Healthcare employees who are injured on the job in North Carolina are generally entitled to workers’ compensation benefits. You may be entitled to receive workers’ compensation benefits until the doctor says that you are sufficiently recovered to return to work.
Workers’ compensation is an employer-paid insurance program. Nearly all employers in North Carolina are required to carry workers’ compensation insurance to cover employees. It provides fully paid medical care for job-related injuries and illnesses and partial compensation for lost wages while you are out of work.
You also may have a right to workers’ compensation benefits if you develop an occupational injury over time such as repetitive trauma injury caused by lifting or by repetitive motions.
If your claim for workers’ compensation is denied or if your employer disputes your right to receive benefits, you have a right to appeal. You have a right to request a hearing before the North Carolina Industrial Commission to appeal a denied claim for benefits.
Healthcare workers have a right to do their jobs without fear or intimidation. A person who assaults a nurse or other healthcare worker on hospital property may be charged with a felony under North Carolina law. While holding the assailant criminally responsible may be appropriate, a criminal conviction will not provide any compensation to help the healthcare recover from your injuries or missed work. An injured healthcare worker may have a legal right to file a separate civil lawsuit seeking compensation for personal injury caused by workplace violence such as a physical assault.
Should I Hire a Lawyer to Appeal My Denied Workers’ Comp Claim?
The complexity of the workers’ compensation appeals process makes it helpful to have an experienced lawyer guiding you through the process.
The knowledgeable attorneys at Younce, Vtipil, & Baznik, P.A., can help you file a request for a hearing, gather medical evidence and other documents to support your claim and represent you at the hearing.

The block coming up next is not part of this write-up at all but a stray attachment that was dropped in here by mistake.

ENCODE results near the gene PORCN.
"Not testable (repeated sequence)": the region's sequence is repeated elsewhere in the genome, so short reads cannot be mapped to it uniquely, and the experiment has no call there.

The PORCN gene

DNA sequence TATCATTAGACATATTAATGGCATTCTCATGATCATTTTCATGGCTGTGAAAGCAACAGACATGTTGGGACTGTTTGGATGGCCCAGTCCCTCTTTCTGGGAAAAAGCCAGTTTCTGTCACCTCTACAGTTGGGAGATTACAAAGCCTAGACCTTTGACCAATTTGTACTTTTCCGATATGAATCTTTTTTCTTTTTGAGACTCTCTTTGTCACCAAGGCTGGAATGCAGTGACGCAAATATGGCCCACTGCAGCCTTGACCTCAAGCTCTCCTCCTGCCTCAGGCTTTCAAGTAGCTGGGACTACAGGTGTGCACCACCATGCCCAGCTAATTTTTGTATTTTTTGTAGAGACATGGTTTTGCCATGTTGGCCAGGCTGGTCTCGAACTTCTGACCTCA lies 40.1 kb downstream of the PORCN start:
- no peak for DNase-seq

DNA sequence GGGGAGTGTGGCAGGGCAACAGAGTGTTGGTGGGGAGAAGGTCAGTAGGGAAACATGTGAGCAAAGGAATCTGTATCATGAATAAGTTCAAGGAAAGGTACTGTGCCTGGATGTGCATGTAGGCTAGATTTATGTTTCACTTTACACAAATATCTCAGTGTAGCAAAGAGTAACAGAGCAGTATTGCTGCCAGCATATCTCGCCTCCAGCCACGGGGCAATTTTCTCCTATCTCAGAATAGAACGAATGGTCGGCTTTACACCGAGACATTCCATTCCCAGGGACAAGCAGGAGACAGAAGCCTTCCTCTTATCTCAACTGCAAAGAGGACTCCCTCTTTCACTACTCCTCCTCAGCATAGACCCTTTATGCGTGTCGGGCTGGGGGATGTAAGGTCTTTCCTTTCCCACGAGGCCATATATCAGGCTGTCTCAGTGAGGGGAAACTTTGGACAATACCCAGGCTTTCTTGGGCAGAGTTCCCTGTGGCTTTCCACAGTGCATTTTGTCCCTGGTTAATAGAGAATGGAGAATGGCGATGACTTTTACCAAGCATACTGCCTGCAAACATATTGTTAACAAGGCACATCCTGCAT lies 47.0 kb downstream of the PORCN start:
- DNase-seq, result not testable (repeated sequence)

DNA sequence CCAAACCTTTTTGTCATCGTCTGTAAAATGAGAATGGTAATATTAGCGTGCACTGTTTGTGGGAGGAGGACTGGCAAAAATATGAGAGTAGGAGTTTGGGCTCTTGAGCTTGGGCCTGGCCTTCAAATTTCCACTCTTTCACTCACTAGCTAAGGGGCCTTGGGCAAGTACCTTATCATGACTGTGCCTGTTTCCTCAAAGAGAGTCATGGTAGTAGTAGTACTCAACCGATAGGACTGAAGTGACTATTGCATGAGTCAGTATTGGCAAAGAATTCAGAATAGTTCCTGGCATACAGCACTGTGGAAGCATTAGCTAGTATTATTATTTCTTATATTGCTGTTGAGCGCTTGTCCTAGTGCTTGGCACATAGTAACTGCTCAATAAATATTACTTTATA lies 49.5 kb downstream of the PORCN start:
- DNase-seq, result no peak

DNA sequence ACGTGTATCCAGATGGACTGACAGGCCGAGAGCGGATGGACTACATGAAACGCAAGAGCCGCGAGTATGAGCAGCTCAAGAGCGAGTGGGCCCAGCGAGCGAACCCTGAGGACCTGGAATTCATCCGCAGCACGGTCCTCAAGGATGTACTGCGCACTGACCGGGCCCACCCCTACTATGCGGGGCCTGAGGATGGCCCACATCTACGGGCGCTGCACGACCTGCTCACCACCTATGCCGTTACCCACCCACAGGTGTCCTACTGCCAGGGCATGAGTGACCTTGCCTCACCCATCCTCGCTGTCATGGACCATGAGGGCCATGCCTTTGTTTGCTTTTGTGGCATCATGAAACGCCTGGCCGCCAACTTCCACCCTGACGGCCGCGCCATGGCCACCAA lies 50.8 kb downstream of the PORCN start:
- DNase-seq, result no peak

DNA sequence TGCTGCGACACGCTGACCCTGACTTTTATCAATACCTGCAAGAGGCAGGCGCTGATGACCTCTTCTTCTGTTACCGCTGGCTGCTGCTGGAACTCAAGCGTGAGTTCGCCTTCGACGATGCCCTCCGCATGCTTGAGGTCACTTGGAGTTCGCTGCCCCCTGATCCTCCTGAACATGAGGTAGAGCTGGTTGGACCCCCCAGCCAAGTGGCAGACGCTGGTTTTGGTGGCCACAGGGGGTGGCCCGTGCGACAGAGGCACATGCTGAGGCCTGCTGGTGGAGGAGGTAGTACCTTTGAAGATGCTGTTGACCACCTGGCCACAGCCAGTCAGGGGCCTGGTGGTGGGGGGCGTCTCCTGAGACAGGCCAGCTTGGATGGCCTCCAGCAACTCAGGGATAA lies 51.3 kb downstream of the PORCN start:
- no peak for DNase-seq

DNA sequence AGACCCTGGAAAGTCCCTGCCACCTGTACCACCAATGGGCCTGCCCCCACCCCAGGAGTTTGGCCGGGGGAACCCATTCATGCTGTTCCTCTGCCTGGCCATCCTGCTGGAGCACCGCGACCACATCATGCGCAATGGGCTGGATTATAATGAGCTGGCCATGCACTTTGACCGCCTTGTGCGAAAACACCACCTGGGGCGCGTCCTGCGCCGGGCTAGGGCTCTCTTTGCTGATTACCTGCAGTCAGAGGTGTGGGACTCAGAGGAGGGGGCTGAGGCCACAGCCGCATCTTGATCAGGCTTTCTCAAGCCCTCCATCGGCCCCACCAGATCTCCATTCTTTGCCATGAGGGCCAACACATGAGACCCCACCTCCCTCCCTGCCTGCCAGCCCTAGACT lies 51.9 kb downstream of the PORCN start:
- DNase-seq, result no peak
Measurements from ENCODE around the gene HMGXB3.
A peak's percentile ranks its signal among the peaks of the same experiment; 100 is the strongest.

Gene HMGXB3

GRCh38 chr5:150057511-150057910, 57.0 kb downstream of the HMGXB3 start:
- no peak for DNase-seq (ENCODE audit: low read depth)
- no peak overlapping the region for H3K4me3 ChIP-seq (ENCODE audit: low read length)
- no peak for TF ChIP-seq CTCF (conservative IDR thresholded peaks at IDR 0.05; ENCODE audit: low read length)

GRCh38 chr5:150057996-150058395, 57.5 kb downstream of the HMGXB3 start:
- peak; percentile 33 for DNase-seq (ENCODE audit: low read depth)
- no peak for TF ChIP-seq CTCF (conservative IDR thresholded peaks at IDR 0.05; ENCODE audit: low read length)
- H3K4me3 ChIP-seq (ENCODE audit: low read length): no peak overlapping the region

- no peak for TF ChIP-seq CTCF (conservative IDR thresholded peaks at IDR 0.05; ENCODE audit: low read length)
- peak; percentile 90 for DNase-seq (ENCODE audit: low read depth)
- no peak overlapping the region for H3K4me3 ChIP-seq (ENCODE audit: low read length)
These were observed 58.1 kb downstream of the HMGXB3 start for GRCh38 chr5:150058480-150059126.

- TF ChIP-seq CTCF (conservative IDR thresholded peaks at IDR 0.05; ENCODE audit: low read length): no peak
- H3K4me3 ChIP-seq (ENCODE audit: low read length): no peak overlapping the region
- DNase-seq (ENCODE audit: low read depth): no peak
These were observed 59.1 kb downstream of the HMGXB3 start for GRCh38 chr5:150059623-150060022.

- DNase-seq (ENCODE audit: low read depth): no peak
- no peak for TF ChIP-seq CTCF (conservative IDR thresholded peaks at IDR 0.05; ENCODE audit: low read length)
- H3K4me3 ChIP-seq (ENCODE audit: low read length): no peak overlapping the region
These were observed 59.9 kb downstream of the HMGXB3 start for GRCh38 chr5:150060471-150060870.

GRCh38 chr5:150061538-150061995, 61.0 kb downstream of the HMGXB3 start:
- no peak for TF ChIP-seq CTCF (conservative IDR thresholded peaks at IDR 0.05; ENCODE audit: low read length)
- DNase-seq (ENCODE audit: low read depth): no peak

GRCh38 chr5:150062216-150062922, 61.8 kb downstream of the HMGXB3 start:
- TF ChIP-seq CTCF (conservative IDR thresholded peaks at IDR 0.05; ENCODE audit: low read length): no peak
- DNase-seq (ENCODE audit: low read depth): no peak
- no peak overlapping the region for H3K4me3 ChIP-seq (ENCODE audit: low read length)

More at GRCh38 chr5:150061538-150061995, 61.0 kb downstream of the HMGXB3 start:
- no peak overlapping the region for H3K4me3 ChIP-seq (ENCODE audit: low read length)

We also can assist you in getting a referral to a medical specialist to obtain a second opinion if you disagree with the treating physician’s diagnosis of your injury.
We will guide you through the process of pursuing an appeal of a denied claim and stand beside you throughout the process. Our attorneys will be accessible to answer any questions that you have.
We will help you understand whether a workers’ compensation settlement is fair and reasonable and how it may affect your right to seek future benefits if your health condition changes.
How to Get Workers’ Compensation Benefits for Nurses and Other Healthcare Workers
If your injury occurred while you were performing your duties as a healthcare worker, you may be entitled to certain types of injured worker benefits.
Under North Carolina law, you may be entitled to receive:
- Payment for all medical expenses, including for surgery, outpatient procedures, hospital stays, physical therapy, medications, and prosthetics.
- Payment for a portion of your gross average weekly wage (up to a maximum amount). This income replacement benefit starts after you have missed more than seven days of work.
To qualify for benefits for a work-related injury, you are required to report the injury to your healthcare employer. You should report the injury orally to your supervisor or your employer’s human resources office as soon as possible and then send a written notification of the injury within 30 days. If you are unable to make the notification yourself, you should have a family member do so on your behalf.
You will need to seek treatment from the list of doctors provided by your employer.
If your initial claim has been denied, our attorneys have the knowledge and experience to develop a workers’ compensation appeal and gather medical documentation that fulfills the strict requirements of the N.C. Industrial Commission. Learn more about the NC workers’ comp process.
Whether you have been injured while working in a hospital, surgical center, rehabilitation center or a nursing home, you owe it to yourself to talk an experienced and compassionate Raleigh workers’ compensation to understand your legal options.
Contact a Raleigh Workers’ Compensation Lawyer
Our Raleigh law firm understands how some employers and their workers’ compensation administrators fight claims for workers’ compensation benefits. Speak with a determined Raleigh nursing injury attorney about your rights as an injured healthcare worker. You and your family do not have to bear the burden of a serious healthcare job injury alone. If you or your loved one has been diagnosed with an occupational injury or illness, you need a knowledgeable attorney who is concerned about your recovery and your future.
Schedule a free consultation to discuss whether you have a valid workers’ compensation claim and let us explain your legal options. We are ready to get started on your claim with no upfront costs to you. You will not owe us anything unless we recover money for you. Let us put our knowledge and skilled to work for you. Call today.